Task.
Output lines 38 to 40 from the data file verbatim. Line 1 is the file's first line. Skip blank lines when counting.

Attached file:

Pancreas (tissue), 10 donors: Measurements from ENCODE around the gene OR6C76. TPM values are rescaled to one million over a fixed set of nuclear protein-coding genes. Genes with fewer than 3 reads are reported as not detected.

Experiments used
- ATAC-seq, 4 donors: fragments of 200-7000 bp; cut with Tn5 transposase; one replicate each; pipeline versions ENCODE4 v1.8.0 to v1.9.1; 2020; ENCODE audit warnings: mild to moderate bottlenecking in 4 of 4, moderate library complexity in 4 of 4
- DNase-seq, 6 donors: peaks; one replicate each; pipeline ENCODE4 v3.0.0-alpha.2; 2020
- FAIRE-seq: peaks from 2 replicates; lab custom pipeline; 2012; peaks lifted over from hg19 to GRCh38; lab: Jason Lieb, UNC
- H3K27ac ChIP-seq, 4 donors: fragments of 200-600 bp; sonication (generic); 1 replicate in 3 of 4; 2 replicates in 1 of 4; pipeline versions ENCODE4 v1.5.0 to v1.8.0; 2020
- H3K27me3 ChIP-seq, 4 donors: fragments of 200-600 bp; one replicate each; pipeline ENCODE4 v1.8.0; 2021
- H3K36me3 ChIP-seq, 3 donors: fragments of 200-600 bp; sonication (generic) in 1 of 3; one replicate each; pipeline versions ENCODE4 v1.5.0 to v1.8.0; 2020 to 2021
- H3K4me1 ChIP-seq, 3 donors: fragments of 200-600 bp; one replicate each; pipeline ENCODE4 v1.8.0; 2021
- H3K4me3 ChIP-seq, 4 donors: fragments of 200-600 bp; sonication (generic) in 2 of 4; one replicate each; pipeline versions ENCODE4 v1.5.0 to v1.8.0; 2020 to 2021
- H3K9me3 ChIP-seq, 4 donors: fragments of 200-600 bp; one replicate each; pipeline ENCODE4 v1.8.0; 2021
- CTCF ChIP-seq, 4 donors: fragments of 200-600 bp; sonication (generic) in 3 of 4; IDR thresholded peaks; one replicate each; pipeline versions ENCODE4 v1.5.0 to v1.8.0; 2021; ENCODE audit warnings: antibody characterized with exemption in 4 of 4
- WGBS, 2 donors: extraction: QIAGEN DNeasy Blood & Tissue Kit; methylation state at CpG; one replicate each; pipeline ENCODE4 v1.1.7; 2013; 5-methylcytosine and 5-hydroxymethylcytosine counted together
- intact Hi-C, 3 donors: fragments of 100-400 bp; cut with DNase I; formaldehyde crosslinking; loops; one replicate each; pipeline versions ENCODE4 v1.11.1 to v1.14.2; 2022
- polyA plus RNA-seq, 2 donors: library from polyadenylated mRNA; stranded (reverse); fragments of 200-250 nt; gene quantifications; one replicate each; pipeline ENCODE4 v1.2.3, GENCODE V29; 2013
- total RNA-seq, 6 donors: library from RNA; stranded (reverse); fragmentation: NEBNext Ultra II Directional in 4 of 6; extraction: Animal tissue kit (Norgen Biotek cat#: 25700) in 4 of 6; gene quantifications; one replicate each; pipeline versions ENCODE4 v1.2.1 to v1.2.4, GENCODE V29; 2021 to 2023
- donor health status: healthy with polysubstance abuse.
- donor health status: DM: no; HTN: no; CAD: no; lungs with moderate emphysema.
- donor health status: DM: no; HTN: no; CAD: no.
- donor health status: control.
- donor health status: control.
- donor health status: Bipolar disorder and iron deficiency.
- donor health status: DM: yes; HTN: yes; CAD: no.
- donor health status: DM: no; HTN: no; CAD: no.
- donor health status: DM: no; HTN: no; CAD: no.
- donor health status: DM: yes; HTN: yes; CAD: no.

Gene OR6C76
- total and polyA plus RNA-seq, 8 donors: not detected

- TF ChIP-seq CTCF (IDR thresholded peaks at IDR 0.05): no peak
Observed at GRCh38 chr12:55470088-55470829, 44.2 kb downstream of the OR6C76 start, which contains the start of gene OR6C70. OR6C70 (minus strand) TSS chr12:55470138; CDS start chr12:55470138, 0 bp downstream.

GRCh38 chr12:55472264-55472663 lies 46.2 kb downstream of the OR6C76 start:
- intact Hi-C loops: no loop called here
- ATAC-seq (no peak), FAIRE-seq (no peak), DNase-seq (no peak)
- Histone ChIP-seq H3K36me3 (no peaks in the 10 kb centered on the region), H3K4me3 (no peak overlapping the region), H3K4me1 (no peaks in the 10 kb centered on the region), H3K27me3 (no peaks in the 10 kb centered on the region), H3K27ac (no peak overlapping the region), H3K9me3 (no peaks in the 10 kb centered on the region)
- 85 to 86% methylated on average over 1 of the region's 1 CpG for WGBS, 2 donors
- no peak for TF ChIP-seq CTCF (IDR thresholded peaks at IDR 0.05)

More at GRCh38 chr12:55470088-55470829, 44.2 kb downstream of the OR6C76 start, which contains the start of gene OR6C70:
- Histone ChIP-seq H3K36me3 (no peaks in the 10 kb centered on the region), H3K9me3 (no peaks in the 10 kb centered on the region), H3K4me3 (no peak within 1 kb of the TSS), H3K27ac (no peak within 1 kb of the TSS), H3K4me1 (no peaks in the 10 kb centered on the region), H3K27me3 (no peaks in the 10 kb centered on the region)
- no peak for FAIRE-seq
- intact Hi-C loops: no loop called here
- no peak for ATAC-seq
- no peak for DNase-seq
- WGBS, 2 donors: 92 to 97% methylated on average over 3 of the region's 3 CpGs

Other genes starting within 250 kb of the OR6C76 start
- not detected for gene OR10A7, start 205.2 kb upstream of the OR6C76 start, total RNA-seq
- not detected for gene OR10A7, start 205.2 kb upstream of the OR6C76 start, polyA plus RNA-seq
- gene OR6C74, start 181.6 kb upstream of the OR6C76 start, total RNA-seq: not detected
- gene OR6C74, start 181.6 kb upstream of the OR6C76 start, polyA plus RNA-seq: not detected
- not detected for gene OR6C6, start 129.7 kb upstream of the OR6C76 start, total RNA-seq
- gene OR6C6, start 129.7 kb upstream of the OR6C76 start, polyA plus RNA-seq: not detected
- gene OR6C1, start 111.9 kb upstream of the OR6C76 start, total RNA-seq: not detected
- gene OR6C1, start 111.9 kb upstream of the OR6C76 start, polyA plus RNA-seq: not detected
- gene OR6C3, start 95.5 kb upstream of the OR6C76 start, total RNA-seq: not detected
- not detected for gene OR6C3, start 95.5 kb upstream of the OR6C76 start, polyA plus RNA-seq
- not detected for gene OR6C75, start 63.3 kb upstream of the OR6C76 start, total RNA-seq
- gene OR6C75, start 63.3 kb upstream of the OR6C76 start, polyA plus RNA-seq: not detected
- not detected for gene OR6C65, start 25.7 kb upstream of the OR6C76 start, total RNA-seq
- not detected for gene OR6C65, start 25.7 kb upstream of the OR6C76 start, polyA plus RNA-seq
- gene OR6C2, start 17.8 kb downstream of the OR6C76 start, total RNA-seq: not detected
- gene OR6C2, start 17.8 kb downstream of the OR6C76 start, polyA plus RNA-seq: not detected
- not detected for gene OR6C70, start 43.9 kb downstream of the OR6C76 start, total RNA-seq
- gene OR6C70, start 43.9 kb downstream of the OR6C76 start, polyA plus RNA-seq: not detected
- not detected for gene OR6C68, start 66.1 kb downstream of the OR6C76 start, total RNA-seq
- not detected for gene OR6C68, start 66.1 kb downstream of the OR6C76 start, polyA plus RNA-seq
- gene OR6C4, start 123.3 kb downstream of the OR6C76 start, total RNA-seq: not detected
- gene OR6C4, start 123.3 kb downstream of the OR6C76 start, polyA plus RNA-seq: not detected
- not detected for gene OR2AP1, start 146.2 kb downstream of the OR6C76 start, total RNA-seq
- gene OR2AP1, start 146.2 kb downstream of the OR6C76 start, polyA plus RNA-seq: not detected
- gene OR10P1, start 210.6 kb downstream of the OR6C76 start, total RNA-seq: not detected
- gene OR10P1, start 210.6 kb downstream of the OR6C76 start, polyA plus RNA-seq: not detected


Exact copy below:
- Histone ChIP-seq H3K36me3 (no peaks in the 10 kb centered on the region), H3K9me3 (no peaks in the 10 kb centered on the region), H3K4me3 (no peak within 1 kb of the TSS), H3K27ac (no peak within 1 kb of the TSS), H3K4me1 (no peaks in the 10 kb centered on the region), H3K27me3 (no peaks in the 10 kb centered on the region)
- no peak for FAIRE-seq
- intact Hi-C loops: no loop called here